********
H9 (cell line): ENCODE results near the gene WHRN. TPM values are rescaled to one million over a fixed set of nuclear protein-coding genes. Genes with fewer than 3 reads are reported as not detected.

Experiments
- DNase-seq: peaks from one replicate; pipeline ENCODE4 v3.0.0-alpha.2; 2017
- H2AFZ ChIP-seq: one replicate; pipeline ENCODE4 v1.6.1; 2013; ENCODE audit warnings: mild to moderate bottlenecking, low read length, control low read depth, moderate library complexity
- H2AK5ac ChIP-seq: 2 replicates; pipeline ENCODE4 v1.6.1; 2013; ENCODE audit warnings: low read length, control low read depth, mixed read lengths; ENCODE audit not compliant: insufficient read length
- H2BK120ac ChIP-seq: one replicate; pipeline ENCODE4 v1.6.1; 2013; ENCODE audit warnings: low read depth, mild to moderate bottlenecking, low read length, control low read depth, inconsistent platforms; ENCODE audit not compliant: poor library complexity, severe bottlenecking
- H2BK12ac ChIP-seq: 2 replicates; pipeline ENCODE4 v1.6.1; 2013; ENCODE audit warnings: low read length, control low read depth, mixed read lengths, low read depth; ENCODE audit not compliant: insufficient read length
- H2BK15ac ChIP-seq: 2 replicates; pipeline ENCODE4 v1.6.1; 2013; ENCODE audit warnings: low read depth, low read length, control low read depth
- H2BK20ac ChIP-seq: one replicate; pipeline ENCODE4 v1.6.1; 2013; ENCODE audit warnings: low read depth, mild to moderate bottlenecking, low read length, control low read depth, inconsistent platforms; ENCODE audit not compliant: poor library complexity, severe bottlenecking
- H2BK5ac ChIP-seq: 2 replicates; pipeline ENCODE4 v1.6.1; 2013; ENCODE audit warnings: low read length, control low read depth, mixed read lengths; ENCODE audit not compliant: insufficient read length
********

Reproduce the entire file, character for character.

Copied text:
H9 (cell line): ENCODE results near the gene WHRN. TPM values are rescaled to one million over a fixed set of nuclear protein-coding genes. Genes with fewer than 3 reads are reported as not detected.

Experiments
- DNase-seq: peaks from one replicate; pipeline ENCODE4 v3.0.0-alpha.2; 2017
- H2AFZ ChIP-seq: one replicate; pipeline ENCODE4 v1.6.1; 2013; ENCODE audit warnings: mild to moderate bottlenecking, low read length, control low read depth, moderate library complexity
- H2AK5ac ChIP-seq: 2 replicates; pipeline ENCODE4 v1.6.1; 2013; ENCODE audit warnings: low read length, control low read depth, mixed read lengths; ENCODE audit not compliant: insufficient read length
- H2BK120ac ChIP-seq: one replicate; pipeline ENCODE4 v1.6.1; 2013; ENCODE audit warnings: low read depth, mild to moderate bottlenecking, low read length, control low read depth, inconsistent platforms; ENCODE audit not compliant: poor library complexity, severe bottlenecking
- H2BK12ac ChIP-seq: 2 replicates; pipeline ENCODE4 v1.6.1; 2013; ENCODE audit warnings: low read length, control low read depth, mixed read lengths, low read depth; ENCODE audit not compliant: insufficient read length
- H2BK15ac ChIP-seq: 2 replicates; pipeline ENCODE4 v1.6.1; 2013; ENCODE audit warnings: low read depth, low read length, control low read depth
- H2BK20ac ChIP-seq: one replicate; pipeline ENCODE4 v1.6.1; 2013; ENCODE audit warnings: low read depth, mild to moderate bottlenecking, low read length, control low read depth, inconsistent platforms; ENCODE audit not compliant: poor library complexity, severe bottlenecking
- H2BK5ac ChIP-seq: 2 replicates; pipeline ENCODE4 v1.6.1; 2013; ENCODE audit warnings: low read length, control low read depth, mixed read lengths; ENCODE audit not compliant: insufficient read length